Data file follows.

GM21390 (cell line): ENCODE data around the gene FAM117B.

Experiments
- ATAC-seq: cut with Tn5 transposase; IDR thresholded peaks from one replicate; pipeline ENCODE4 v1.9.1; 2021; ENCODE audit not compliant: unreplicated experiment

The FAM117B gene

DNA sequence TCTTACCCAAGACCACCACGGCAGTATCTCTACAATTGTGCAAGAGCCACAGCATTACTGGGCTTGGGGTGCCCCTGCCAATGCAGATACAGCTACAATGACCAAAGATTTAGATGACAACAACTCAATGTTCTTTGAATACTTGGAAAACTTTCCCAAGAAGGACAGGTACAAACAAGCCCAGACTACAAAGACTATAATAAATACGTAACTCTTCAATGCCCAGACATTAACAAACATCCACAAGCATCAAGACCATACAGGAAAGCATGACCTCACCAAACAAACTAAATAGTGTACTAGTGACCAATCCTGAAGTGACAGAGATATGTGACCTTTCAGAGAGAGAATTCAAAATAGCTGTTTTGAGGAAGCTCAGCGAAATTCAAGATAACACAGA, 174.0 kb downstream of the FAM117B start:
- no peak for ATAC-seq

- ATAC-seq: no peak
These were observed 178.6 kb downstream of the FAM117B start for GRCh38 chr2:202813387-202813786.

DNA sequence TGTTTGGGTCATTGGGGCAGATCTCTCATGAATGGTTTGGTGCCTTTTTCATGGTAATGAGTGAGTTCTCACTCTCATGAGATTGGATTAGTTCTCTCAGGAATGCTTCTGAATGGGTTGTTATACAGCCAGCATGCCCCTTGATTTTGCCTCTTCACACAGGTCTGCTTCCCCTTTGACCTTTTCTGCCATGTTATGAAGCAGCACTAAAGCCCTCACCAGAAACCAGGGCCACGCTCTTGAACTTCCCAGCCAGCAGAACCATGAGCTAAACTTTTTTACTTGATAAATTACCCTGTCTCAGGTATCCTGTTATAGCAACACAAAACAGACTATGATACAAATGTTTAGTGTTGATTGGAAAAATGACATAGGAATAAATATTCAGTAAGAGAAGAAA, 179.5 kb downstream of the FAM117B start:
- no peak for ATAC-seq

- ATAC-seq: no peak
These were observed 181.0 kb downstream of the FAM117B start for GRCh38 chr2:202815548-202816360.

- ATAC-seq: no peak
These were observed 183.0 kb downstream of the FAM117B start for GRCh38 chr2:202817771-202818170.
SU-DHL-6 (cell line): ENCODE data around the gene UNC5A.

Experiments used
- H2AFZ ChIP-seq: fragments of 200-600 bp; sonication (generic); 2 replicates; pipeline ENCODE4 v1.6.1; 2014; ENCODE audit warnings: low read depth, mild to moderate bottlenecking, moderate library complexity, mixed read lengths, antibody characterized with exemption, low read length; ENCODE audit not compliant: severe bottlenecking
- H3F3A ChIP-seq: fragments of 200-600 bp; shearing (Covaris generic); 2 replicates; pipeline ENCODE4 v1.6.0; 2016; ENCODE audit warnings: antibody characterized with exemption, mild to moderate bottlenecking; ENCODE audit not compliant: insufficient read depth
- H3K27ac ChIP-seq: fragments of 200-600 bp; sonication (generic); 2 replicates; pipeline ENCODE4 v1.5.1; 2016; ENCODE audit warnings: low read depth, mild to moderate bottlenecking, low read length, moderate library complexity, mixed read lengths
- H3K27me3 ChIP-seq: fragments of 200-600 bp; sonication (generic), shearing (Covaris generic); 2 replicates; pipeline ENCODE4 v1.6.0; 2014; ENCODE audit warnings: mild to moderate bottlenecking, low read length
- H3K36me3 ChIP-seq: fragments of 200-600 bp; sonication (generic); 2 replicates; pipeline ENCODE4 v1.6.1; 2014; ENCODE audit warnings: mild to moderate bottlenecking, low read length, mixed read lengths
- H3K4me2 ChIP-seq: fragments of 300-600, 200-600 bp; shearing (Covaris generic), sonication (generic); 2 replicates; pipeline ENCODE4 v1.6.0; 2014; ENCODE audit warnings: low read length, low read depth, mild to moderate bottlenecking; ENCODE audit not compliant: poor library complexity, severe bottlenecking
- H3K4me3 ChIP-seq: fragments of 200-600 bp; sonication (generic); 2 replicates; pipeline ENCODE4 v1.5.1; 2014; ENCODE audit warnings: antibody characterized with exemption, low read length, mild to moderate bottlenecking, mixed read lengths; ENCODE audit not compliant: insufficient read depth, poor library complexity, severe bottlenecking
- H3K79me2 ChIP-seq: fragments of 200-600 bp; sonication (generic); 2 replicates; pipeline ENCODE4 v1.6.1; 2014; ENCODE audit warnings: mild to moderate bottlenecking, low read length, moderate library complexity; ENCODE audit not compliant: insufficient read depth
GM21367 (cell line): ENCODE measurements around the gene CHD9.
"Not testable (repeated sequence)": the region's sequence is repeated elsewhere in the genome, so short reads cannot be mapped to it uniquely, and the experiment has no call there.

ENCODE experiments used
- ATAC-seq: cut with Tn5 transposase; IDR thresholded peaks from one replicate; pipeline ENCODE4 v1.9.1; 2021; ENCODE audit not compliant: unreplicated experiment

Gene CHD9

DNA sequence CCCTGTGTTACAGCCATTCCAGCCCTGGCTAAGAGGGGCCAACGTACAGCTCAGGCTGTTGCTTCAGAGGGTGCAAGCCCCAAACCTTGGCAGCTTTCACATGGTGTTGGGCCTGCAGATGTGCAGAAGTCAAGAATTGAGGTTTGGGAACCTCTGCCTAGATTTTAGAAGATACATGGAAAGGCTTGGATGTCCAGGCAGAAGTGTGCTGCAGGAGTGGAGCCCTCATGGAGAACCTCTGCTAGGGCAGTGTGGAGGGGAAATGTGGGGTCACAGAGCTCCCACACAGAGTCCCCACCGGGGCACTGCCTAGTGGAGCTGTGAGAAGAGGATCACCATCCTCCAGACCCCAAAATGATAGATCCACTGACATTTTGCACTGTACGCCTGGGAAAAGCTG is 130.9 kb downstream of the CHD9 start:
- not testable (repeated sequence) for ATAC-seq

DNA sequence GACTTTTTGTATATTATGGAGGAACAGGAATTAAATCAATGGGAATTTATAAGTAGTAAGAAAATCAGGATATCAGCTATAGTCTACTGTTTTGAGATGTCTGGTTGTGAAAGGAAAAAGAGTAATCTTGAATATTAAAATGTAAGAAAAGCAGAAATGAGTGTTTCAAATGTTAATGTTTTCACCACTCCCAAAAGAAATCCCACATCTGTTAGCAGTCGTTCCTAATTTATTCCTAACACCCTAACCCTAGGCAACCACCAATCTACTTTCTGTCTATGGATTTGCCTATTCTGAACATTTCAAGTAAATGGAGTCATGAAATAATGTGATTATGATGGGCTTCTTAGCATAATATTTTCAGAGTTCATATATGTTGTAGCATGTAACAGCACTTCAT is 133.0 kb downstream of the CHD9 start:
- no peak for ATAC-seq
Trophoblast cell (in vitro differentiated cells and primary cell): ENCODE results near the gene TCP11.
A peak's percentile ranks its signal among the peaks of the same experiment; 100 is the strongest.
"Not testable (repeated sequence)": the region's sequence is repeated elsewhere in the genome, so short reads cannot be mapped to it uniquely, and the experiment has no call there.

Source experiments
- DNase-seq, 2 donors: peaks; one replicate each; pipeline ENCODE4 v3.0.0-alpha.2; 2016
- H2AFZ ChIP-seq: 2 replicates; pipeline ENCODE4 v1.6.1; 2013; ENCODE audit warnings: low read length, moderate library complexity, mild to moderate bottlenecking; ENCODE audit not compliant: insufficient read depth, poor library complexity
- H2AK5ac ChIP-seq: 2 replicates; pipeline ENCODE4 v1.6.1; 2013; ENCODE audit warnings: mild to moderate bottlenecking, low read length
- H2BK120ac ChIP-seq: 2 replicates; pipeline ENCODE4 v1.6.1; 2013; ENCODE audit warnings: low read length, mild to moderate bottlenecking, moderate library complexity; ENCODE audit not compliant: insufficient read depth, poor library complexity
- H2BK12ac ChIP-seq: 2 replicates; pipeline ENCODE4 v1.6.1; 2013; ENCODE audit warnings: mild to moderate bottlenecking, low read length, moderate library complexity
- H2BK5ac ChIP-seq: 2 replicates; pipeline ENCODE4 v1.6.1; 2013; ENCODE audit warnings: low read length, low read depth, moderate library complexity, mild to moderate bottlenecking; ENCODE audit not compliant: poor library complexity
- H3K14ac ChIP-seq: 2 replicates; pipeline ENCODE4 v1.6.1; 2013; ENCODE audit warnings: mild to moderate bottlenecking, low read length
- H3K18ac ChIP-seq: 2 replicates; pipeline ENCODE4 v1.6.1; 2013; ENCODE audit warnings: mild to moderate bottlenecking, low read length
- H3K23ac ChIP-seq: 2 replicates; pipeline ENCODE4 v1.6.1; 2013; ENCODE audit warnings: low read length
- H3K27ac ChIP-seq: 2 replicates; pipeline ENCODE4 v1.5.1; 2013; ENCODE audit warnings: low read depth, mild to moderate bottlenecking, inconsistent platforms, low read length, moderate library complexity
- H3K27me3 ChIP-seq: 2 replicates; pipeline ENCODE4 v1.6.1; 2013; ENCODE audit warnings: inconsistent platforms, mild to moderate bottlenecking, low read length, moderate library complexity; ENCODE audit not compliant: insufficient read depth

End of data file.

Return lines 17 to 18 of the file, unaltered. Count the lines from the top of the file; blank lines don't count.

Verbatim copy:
- H2AFZ ChIP-seq: fragments of 200-600 bp; sonication (generic); 2 replicates; pipeline ENCODE4 v1.6.1; 2014; ENCODE audit warnings: low read depth, mild to moderate bottlenecking, moderate library complexity, mixed read lengths, antibody characterized with exemption, low read length; ENCODE audit not compliant: severe bottlenecking
- H3F3A ChIP-seq: fragments of 200-600 bp; shearing (Covaris generic); 2 replicates; pipeline ENCODE4 v1.6.0; 2016; ENCODE audit warnings: antibody characterized with exemption, mild to moderate bottlenecking; ENCODE audit not compliant: insufficient read depth